The Italian School

Another short trip to Paris. It was supposed to be one last Paris jolly before they take away my EU citizenship 😦 . It was lovely, as always, but there were issues (Brexit related). I’m trying not to dwell on those and concentrate on the good things.

One of the good things was a small-but-perfectly-formed exhibition at Beaux-Arts de Paris, the fine arts school in St Germain des Pres; Leonardo and the Italian Renaissance.

Ecole Nationale Superieure des Beaux-Arts, Paris

2019 marks the 500th anniversary of the death of Leonardo and many exhibitions and events are planned around Europe in commemoration. The exhibition at Beaux-Arts de Paris takes items by Leonardo and other artists of the Italian renaissance, mainly drawings and sketches, from the school’s huge collection. The exhibition is small, just about thirty items, and to get to it you have to go through the great court of the school.

This is a magnificent space, decorated with roundels of famous persons and the names of famous artists.

This is where the students show their work so there are sometimes installations here, although when I visited, it was mainly clear (it looked like something was being set up but I wasn’t sure about that). The Leonardo exhibition is in a room at one end of the court behind the least likely looking door imaginable.

The exhibitions focuses on renaissance studio drawing, exercises and preparatory sketches for larger works, by artists including Fra Bartolemeo and Donatello.

Raffaello Sanzio, called Raphael, ‘Etude pour une draperie et tet d’homme’.

Raffaello Sanzio, called Raphael, ‘Etude pour une draperie et tet d’homme’.

Girolamo Genga, ‘Homme a demi-nu, a mi-corps’

Then, the four Leonardos. These demonstrate different aspects of Leonardo’s work. Studies of people,

Leonardo de Vinci, ‘Tete de vieillard de trois-quarts a droite’

interesting character-filled faces,

Leonardo de Vinci, ‘Profil de vieil homme tourne vers la droite’

the human form in action and repose,

Leonardo de Vinci, ‘Feuille d’etudes pour l’Adoration des Mages’

and his inventions of military weaponry.

Leonardo de Vinci, ‘Etudes de balistique’

Bombs, shielded-pikes and bows and rolling explosives.

Of the sketches, I particularly liked this double-sided doodle-fest by Baldassare Peruzzi.

Baldassare Peruzzi, ‘Projet pour le Palazzo Pubblico de Sienne, tete de jeune homme’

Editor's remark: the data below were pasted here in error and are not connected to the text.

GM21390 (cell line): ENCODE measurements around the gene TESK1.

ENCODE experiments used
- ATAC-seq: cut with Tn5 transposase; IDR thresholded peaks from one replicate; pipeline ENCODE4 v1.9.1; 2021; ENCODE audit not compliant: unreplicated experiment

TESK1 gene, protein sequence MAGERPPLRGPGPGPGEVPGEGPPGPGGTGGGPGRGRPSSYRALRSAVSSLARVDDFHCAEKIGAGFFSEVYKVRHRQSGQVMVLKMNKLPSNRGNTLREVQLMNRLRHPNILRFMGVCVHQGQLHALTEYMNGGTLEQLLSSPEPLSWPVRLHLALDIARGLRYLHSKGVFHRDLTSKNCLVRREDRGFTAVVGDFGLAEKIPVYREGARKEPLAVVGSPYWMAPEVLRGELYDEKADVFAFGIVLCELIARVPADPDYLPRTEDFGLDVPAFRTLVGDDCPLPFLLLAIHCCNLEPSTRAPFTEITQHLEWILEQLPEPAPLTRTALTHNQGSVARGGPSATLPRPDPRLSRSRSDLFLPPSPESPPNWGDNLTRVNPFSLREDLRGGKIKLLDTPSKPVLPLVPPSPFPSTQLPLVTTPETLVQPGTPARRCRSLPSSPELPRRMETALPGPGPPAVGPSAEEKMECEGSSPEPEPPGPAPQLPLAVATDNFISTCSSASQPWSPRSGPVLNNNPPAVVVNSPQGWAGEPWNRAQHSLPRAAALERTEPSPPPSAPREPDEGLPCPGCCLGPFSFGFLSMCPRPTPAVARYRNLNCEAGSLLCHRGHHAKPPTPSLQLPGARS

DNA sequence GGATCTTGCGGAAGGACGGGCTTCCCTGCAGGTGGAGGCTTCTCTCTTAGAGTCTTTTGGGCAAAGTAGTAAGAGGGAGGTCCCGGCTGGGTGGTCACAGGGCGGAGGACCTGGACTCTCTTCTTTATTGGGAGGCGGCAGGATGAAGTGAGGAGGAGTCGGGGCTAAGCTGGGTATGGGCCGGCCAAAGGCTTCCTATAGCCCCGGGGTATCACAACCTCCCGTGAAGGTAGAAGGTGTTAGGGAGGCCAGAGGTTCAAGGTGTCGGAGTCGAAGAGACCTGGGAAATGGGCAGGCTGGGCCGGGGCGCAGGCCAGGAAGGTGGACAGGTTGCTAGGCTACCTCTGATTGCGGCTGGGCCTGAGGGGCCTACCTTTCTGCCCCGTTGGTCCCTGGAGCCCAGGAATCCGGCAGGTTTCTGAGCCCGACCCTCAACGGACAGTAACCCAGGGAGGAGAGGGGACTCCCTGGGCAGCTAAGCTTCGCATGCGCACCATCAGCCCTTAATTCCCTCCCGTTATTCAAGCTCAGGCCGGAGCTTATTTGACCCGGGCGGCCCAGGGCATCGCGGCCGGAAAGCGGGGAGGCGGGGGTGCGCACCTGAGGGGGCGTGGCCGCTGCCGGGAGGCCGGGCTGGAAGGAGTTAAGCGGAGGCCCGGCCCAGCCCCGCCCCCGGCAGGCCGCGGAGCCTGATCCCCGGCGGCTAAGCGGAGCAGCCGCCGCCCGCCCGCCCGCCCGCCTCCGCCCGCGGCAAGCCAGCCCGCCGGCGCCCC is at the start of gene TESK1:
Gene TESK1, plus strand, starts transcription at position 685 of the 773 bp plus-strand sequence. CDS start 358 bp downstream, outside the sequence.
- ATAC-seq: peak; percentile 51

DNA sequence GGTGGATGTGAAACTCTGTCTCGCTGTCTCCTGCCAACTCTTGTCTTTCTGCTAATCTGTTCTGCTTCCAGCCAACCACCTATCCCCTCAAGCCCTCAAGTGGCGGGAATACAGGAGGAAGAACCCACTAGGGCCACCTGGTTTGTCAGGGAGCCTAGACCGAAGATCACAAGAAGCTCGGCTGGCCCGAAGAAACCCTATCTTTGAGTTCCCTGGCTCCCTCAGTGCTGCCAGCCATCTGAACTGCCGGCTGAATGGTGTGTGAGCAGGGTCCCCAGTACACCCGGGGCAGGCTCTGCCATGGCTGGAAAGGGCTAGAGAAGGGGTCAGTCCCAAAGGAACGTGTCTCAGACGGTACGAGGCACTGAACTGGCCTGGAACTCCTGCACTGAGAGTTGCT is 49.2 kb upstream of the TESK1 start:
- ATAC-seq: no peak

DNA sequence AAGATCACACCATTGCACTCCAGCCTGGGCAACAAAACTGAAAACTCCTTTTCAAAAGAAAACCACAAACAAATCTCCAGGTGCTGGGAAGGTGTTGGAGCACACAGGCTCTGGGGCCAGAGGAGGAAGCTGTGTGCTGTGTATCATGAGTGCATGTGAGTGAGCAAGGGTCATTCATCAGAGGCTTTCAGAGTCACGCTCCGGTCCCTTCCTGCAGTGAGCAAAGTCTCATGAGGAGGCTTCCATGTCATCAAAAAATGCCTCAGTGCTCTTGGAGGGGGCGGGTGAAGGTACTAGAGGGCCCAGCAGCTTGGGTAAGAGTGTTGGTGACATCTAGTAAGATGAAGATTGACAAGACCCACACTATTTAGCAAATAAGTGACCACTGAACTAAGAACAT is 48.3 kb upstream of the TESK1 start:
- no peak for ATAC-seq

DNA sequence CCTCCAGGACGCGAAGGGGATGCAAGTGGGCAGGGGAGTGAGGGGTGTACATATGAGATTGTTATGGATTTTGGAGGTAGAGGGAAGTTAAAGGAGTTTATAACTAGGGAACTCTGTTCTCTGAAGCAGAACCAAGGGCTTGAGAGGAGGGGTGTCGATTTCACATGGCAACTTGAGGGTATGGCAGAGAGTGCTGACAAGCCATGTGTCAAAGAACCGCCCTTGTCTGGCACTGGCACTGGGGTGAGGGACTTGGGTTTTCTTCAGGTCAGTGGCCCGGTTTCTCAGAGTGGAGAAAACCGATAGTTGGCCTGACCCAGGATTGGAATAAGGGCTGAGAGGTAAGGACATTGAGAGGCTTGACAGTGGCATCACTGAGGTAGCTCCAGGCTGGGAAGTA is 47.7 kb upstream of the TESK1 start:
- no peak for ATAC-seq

Faces, feet, buildings, bodies. A design for a public space in Sienna. The head of a young man.

It’s always worth looking at Leonardos and, as an added bonus, this exhibition is free!

The exhibition is on until 19th April 


Chroniques d’un rêve de pierre

Another little trip to Paris. Well, Eurostar are doing lots of cheap tickets so it’d be rude not to.

On my last quick visit I had intended to take in a couple of exhibitions but, due to the yellow vested demonstrators, everything was shut so I couldn’t. Luckily, I was able to book another trip just in time to catch the exhibition at Cité de l’Architecture et du Patrimoine, ‘Le Crac des Chevaliers. Chroniques d’un rêve de pierre’.

The exhibition is relatively small in size but very broad in scope, taking in the history of the site from its establishment in the first half of the 12th century, through to its ‘rediscovery’ in the 1920s when Syria was under the French Mandate, down to the present day as an important heritage-at-risk site.

Its earliest years, as a home to the Knights Hospiteller, the crusader castle, on which construction began in 1142, was built on the site of an earlier settlement of Kurdish tribesmen under the Emir of Aleppo and Homs, Shibl ad-Dawla Nasr. The site was then known as “Ḥiṣn al-Safḥ” but later became known as “Ḥiṣn al-Akrād” (Castle of the Kurds).

The castle underwent many modifications during its lifespan as a crusader castle, sometimes due to changes in fashion, due to damage from earthquakes, floods and droughts, and due to the changing defensive demands of the site. Eventually in March 1271, after a siege lasting almost a month, the outer parts of the castle were taken by Mamluk forces. The Crusader Knights retreated into the inner ward but, after 10 days, they were persuaded to leave when the besiegers delivered a, possibly forged, letter of permission to surrender from the Grand Master of the Knights Hospitaller in Tripoli. The Knights were granted safe conduct and the new, Mamluk, owners converted the castle for their own needs (including converting the chapel into a mosque).

Several 19th century explorers described and recorded the castle, and it was included in guidebooks of the east and Holy Land but it gained a new audience when in 1926, on a visit as part of the International Congress of Syria and Palestine, Paul Deschamps first saw the castle. In the intervening centuries, a village had grown up within the walls and up to 500 people lived in and around the site. The underground vaults were choked with detritus of human habitation.

Deschamps recognized the site as important and tried, unsuccessfully to persuade the villagers to move out so that it could be conserved. When the villagers proved unwilling to give up their homes, he then hit upon the idea of persuading the French colonial government to purchase the castle from the government of Latakia (the Syrian provincial government responsible for the site). The French government agreed and November 1933 it paid one million francs for the site. Clearance and restoration work was conducted between 1934 and 1936 but then, after the Second World War, due to the questionable legality of the earlier sale the, now independent, Syrian government had demanded, and been granted, the return of the site. Crac des Cevaliers was restored to the Syrian government in February 1949.